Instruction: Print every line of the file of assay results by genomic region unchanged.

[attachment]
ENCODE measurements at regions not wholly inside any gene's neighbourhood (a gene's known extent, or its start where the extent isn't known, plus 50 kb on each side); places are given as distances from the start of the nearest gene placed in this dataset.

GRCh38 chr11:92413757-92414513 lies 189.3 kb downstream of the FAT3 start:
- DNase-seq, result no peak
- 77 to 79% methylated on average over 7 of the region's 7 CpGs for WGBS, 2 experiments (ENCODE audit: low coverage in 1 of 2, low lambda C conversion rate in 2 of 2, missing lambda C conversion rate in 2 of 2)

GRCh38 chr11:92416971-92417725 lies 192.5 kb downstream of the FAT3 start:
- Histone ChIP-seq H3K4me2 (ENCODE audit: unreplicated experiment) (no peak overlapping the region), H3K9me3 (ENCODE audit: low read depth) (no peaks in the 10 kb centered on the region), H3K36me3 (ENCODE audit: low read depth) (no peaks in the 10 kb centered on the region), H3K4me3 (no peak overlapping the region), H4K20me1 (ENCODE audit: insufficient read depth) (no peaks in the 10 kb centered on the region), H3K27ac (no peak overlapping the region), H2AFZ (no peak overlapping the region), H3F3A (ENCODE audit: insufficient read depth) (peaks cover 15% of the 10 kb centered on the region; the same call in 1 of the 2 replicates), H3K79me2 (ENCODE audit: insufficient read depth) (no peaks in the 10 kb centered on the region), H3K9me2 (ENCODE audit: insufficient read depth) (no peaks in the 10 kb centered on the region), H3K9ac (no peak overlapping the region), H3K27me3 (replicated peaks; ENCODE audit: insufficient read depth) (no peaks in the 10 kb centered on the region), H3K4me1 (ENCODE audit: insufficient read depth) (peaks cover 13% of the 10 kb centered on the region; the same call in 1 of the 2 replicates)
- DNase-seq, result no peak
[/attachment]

ENCODE measurements at regions not wholly inside any gene's neighbourhood (a gene's known extent, or its start where the extent isn't known, plus 50 kb on each side); places are given as distances from the start of the nearest gene placed in this dataset.

GRCh38 chr11:92413757-92414513 lies 189.3 kb downstream of the FAT3 start:
- DNase-seq, result no peak
- 77 to 79% methylated on average over 7 of the region's 7 CpGs for WGBS, 2 experiments (ENCODE audit: low coverage in 1 of 2, low lambda C conversion rate in 2 of 2, missing lambda C conversion rate in 2 of 2)

GRCh38 chr11:92416971-92417725 lies 192.5 kb downstream of the FAT3 start:
- Histone ChIP-seq H3K4me2 (ENCODE audit: unreplicated experiment) (no peak overlapping the region), H3K9me3 (ENCODE audit: low read depth) (no peaks in the 10 kb centered on the region), H3K36me3 (ENCODE audit: low read depth) (no peaks in the 10 kb centered on the region), H3K4me3 (no peak overlapping the region), H4K20me1 (ENCODE audit: insufficient read depth) (no peaks in the 10 kb centered on the region), H3K27ac (no peak overlapping the region), H2AFZ (no peak overlapping the region), H3F3A (ENCODE audit: insufficient read depth) (peaks cover 15% of the 10 kb centered on the region; the same call in 1 of the 2 replicates), H3K79me2 (ENCODE audit: insufficient read depth) (no peaks in the 10 kb centered on the region), H3K9me2 (ENCODE audit: insufficient read depth) (no peaks in the 10 kb centered on the region), H3K9ac (no peak overlapping the region), H3K27me3 (replicated peaks; ENCODE audit: insufficient read depth) (no peaks in the 10 kb centered on the region), H3K4me1 (ENCODE audit: insufficient read depth) (peaks cover 13% of the 10 kb centered on the region; the same call in 1 of the 2 replicates)
- DNase-seq, result no peak